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Group Wants St. Marys River Given Heritage Designation

JEAN LAROCHE Oct 30, 2020

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St. Mary's River has large Atlantic salmon. This is just one reason for the river gaining special designation. Photo Nick Hawkins and Tom Cheney

Every time life-long fisherman Mark Dort wades into St. Marys River to cast his line and try to lure fish to his fly, he hopes he’ll land a big one.

But this fall, his aim wasn’t just to snag a large trout in the picturesque waterway on Nova Scotia’s Eastern Shore. It was also to catch the eye of federal Environment Minister Jonathan Wilkinson through a post on a federal government website.

Dort is part of a group that wants to see St. Marys designated a heritage river and is using a biennial consultation process at Parks Canada to try to garner support for the idea. By law, the minister responsible for the agency must consult with Canadians every two years.

“The goal of our post is to draw more attention the St. Marys River overall,” Dort said during a phone interview from the banks of the West River where he was on a salmon fishing trip this week.

“It was just good timing that Parks Canada wanted to have a virtual consultation and I thought it would be an excellent opportunity to try to get our message in front of the minister, as well as gain public support from the community that wants to support the St. Marys River.”

Dort recently joined the volunteer board of the St. Mary’s River Association. The group promotes the river and tries to protect it as a healthy ecosystem for Atlantic salmon. Dort, 41, worked for the association in his teens and has supported its work since then.

There are currently 40 designated heritage rivers in the country, according to Parks Canada. The designation is meant raise awareness and promote the stewardship of the rivers.

In his post on the Parks Canada consultation forum website, Dort noted the St. Marys River is one of the longest in Nova Scotia and is known “as one of the best salmon producing rivers in Atlantic Canada.”

“It has a long history of settlement and use, beginning with Indigenous peoples, and including African slaves, buccaneers, explorers, and settlers from many parts of the world over time,” he wrote.

The river also runs through Sherbrooke Village, which has a museum dedicated to the area’s lumber and shipbuilding history and has 25 original buildings on site.

The past two Parks Canada consultations have included an online component for feedback.

Dort said prior to the fall consultation period, the group had sent the minister a letter outlining its plans but had not yet received a response.

In a video posted on the web page devoted to the Parks Canada consulation, Wilkinson made note of the ongoing COVID-19 pandemic and the renewed importance of protecting outdoor spaces.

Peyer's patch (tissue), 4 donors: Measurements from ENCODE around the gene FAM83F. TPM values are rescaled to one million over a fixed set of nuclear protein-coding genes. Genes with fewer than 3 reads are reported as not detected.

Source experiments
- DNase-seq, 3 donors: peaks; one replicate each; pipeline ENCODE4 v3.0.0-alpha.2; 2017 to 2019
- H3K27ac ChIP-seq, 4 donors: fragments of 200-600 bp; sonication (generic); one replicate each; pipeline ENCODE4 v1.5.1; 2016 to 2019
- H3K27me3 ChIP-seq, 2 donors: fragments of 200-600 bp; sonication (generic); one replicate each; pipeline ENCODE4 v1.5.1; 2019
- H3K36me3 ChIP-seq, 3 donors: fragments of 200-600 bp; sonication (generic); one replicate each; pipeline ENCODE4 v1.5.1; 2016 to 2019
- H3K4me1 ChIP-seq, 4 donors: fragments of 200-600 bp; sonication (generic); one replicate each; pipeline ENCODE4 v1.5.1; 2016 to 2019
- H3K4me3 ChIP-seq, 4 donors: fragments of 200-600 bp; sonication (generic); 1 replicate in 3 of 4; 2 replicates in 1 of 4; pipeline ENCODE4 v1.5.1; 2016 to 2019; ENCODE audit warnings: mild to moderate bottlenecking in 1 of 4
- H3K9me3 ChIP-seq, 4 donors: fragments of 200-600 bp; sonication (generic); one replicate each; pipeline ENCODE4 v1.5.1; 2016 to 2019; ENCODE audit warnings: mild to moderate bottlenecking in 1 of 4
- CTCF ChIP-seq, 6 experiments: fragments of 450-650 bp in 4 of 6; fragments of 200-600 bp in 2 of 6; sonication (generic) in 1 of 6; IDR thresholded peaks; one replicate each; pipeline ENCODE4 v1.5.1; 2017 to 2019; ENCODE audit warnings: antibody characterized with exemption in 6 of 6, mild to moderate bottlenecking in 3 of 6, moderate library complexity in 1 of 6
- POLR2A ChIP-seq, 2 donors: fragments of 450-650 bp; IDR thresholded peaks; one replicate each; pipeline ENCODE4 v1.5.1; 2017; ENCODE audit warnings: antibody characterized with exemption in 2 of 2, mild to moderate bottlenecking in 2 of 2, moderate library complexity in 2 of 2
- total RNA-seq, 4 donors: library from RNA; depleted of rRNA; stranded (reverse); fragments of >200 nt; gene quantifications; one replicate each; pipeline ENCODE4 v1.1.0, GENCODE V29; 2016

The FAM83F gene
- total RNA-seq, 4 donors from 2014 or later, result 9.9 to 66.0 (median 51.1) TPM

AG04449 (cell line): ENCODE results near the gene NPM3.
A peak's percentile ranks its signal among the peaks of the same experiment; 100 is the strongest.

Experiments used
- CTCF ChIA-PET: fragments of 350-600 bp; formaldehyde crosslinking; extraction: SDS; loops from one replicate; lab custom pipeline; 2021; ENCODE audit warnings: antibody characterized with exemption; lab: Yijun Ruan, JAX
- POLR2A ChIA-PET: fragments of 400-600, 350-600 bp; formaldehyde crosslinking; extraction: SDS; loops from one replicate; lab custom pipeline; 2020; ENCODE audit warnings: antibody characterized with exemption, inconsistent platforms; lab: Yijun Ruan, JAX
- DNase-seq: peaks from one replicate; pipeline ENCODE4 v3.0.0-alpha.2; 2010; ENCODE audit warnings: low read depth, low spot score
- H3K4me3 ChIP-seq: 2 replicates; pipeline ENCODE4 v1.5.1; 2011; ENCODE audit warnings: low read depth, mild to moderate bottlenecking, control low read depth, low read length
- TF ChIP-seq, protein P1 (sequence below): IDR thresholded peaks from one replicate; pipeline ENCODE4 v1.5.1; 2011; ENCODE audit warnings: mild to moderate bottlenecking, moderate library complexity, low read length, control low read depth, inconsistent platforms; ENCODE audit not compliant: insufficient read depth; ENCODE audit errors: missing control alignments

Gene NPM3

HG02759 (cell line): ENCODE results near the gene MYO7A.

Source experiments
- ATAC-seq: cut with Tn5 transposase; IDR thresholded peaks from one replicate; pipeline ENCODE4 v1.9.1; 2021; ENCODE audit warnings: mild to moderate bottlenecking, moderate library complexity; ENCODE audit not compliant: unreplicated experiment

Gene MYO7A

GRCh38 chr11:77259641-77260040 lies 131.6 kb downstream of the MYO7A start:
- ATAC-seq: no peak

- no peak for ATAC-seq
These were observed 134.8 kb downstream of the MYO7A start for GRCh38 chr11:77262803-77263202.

“In these uncertain times and as we look toward the future, I want to hear your thoughts about how Parks Canada can continue to protect our natural and cultural heritage while providing safe spaces for Canadians to enjoy the outdoors in a safe way,” he said.

Dort saw it as an opportunity to further drive home the group’s message about the value of the St. Marys River.

“The formal application process is kind of lengthy, so this here may help us really add a priority to it and perhaps let the minister see how many people, through the social media post, that are interested in seeing the St. Marys River become a heritage river,” he said.

Michael Nadler, vice-president of external relations and visitor experience at Parks Canada, said although Dort’s post would not supplant the formal designation process, it could bring attention to the request.

“There’s a specific process for that type of designation, but his signal allows us to do some followup on it,” said Nadler.

During the 2017 consultation period, which ran three weeks that January, more than 2,500 people participated and shared ideas through the agency’s website.

Many thousands more people offered suggestions and took part in face-to-face meetings, one of them in Halifax. Those ideas and suggestions were filtered down and turned into 75 “action items” — projects or commitments to make changes at Parks Canada.

Dort’s submission, along with more than 200 others, will go through a similar process after the consultation process wraps up Friday

Nadler said although not every idea would be reflected in the minister’s response, the agency valued every contribution, including the one put forward by Dort on behalf of the St. Mary’s River Association.

“Even though that may not be articulated in the minister’s response, what he’s allowing to have happen there, he’s allowing us to follow up and explore with stakeholders that opportunity and determine whether there’s somebody that can champion that proposal,” said Nadler.